Earlier this year I had an idea: why not ask personal development bloggers for advice on personal development blogging, compile them into an ebook and give it out for free?

I don’t know about you, but that sounds like a swell idea to me 🙂

Unfortunately, that idea never materialized as I became caught up in life and work.

A few of the personal development bloggers I’d started to email had already replied me though, and I’d always felt sorry to have their work languish in my email.

So this is what I thought I’d do: share the idea online.

Lessons Shared by Personal Development Bloggers

David Seah

“I use my own life story as a vehicle for expressing my ideas as they become clear to me. I write from this perspective because I love hearing about how other people have solved their problems. I appreciate the spirit of camaraderie and friendship that accompanies their storytelling and advice. This in turn has inspired me to be generous with my best ideas, my personal insights, and the weird tools I’ve designed. I’m passing it forward. I try to maintain this spirit of generosity on my blog, and a certain percentage of like-minded people respond. And ultimately, they are the ones I am writing for: the positive-minded, conscientious, creative, and kind-hearted people that make this world so awesome. We can all use a little boost from time to time, and if I can help provide that, I think I am doing my job as a blogger.”

Chris Marshall from Martial Development

“Don’t publish anything on your blog that you wouldn’t write on a job application; because, someday, your blog might be your job application.”

Halina from Inner Travel Journal

“The Internet is already full of personal development blogs. Who needs another one? Do you? Well I hope you do! I hope you blog because it brings you new insights, it helps you grow, it fills you with excitement and joy. If it does, it will also resonate with others and motivate them to participate in discussions and to spread the word about your work. Happy Blogging!”

Maria Palma from The Good Life

“Share your life experiences with your blog readers. People like stories that they can relate to.”

Liz Strauss from Successful Blog

“The biggest lesson I’ve learned is to have a beginner’s mind about everything. Beginners are truly curious about the human condition, positive about every new bit of information, and always willing to listen.”

David Zinger from Die Happy Today

“My best advice is not mine but from the Buddha who said: we must be a lamp unto ourselves. Don’t cultivate a Zen Habit, don’t bop like a Boing Boing, don’t copy Copyblogger. In fact, don’t try to be anything other than who you are. Be yourself as much as you can possible be, and then be it a little more, and the power of your authentic voice will enliven your writing and make your content more compelling.”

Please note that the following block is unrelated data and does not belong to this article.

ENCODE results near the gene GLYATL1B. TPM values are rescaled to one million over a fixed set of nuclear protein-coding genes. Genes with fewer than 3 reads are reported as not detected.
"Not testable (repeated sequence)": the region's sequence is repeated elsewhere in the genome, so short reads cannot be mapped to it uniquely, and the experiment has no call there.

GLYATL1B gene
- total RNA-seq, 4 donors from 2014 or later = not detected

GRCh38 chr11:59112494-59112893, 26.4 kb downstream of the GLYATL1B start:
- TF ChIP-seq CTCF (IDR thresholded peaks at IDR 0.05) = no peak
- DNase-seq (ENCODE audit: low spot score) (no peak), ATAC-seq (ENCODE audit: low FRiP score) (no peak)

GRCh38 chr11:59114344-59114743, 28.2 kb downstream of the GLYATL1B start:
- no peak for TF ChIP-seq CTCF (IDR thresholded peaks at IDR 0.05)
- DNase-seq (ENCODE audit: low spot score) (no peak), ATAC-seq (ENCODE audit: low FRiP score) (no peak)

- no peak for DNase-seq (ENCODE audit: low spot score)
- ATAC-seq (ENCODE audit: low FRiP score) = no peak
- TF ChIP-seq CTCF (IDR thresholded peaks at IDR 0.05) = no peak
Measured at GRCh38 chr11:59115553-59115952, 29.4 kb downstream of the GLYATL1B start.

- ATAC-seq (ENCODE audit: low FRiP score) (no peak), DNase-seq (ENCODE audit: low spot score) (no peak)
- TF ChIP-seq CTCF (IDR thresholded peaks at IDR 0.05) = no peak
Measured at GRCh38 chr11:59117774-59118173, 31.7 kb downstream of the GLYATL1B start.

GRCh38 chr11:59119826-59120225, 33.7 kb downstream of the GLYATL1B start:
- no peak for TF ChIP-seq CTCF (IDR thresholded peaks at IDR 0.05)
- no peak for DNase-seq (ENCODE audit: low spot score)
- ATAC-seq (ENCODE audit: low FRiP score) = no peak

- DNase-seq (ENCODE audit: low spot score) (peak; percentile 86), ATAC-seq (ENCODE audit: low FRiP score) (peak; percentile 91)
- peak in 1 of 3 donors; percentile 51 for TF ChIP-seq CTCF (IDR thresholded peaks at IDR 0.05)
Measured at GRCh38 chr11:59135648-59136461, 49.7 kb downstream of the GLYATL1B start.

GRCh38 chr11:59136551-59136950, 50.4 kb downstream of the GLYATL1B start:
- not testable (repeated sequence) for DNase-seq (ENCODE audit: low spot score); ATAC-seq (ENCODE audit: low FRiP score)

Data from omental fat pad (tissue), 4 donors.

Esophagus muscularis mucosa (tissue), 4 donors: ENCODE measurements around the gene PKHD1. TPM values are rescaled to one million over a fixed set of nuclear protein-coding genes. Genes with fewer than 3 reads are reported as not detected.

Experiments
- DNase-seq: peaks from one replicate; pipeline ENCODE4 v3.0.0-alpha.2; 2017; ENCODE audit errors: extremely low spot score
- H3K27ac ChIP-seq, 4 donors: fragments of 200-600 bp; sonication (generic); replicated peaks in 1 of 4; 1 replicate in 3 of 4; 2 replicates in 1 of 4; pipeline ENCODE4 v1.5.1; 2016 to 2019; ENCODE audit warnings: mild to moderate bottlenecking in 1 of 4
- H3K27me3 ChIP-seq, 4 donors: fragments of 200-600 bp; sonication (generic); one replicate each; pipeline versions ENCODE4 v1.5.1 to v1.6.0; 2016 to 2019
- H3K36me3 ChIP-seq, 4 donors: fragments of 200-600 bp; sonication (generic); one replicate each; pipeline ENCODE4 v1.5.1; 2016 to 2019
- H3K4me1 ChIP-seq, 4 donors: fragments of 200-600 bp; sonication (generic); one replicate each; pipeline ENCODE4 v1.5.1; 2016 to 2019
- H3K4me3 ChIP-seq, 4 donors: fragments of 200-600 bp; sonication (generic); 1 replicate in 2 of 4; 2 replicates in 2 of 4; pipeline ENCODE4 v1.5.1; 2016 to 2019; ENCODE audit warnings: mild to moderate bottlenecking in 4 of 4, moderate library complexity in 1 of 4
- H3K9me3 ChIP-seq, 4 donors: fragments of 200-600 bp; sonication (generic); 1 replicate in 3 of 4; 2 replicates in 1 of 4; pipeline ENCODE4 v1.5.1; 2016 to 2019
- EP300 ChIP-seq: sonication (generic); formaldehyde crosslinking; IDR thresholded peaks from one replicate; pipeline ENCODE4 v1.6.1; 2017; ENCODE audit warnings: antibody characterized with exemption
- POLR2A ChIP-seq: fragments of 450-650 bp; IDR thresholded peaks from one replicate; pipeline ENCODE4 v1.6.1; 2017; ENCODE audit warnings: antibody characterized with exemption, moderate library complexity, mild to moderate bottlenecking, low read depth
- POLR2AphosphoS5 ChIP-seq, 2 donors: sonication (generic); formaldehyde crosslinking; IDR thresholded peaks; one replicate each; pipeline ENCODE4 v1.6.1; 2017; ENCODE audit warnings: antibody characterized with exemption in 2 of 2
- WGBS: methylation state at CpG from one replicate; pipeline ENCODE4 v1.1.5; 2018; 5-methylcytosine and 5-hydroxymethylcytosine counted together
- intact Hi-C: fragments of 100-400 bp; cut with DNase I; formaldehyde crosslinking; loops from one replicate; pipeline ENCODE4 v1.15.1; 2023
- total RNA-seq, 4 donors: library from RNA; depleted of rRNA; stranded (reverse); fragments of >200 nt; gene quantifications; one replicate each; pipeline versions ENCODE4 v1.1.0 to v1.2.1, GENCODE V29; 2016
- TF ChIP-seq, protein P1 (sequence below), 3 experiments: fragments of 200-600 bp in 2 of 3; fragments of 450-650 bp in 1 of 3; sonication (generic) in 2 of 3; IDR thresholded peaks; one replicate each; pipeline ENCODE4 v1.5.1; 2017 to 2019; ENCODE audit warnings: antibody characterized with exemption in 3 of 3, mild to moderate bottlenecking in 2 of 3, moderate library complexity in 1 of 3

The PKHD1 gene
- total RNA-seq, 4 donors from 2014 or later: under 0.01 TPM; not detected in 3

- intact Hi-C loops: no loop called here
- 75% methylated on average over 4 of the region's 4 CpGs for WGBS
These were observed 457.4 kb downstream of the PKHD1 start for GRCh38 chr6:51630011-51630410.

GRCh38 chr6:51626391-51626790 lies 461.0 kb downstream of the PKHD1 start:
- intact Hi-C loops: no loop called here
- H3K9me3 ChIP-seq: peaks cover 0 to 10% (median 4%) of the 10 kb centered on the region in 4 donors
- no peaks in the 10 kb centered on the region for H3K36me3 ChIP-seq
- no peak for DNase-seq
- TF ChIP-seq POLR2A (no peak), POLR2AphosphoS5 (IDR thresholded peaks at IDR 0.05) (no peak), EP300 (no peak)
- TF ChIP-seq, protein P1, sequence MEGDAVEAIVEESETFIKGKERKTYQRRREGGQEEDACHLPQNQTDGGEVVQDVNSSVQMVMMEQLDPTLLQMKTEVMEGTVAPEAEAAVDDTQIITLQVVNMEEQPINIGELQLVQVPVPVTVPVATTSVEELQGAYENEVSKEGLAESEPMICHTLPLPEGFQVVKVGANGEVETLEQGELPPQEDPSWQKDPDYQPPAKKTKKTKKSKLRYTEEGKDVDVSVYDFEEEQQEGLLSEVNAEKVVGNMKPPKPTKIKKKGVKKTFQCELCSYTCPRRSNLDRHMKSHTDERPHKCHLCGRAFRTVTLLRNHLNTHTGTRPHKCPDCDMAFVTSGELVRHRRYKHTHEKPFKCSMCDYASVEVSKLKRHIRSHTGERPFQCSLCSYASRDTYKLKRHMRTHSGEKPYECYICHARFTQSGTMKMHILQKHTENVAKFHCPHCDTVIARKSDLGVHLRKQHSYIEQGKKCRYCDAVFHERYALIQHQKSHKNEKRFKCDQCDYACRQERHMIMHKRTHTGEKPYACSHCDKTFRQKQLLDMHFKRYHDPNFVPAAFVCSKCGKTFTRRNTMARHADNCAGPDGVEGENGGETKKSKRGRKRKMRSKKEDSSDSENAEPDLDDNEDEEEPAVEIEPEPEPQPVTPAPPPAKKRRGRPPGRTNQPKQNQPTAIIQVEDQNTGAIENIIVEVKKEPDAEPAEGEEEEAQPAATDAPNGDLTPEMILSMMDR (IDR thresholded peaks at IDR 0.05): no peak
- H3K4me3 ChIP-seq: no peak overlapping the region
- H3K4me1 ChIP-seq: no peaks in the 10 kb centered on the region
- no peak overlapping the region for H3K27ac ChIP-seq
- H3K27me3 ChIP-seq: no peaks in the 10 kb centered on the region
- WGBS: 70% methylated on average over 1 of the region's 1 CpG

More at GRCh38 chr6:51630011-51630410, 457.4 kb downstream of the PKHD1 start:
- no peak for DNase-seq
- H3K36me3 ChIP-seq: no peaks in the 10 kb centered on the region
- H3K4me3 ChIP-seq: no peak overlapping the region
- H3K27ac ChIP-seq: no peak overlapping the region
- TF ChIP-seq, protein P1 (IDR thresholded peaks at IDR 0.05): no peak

lexander Kjerulf from Positive Sharing

“Find the fun. Blogging requires openness, generosity, creativity and zest. If blogging is a chore for you, you will never do it well. When, where and how is blogging so much fun for you, that you just can’t help but do it? I blog in a neighborhood café in the early mornings. And you?”

Alex Shalman

“Being a personal development blogger is a huge responsibility. By declaring that you are blogging about personal development, and following through in your articles, you are indirectly implying that you are in it for the people. The possibility that I have created for myself and my life is the possibility of being someone who operates with the greatest good of all in mind. It is important to figure out what your own possibility is, than be, do, and have. The rest will fall into place.”

Ashley Cecil

“My advice to your readers is ask themselves what is it that they have to offer the world via the blog that no one does? Readers can only absorb so much pop-culture gossip and personal interpretations of existing news. Be a unique voice and be consistent about your frequency of posting. If you want professional results from your blog, take it seriously, be innovative, respond to useful feedback and watch your analytics. Oh, and screen your comments.”

Alvin Soon from Life Coaches Blog

“Help one person with your blog. Keep your focus on that, and the rest will follow.”

Adam Kayce from Monk at Work

“Above all, don’t forget why you got into this business in the first place; take care of your self and your own mindset, and the rest will joyously follow.”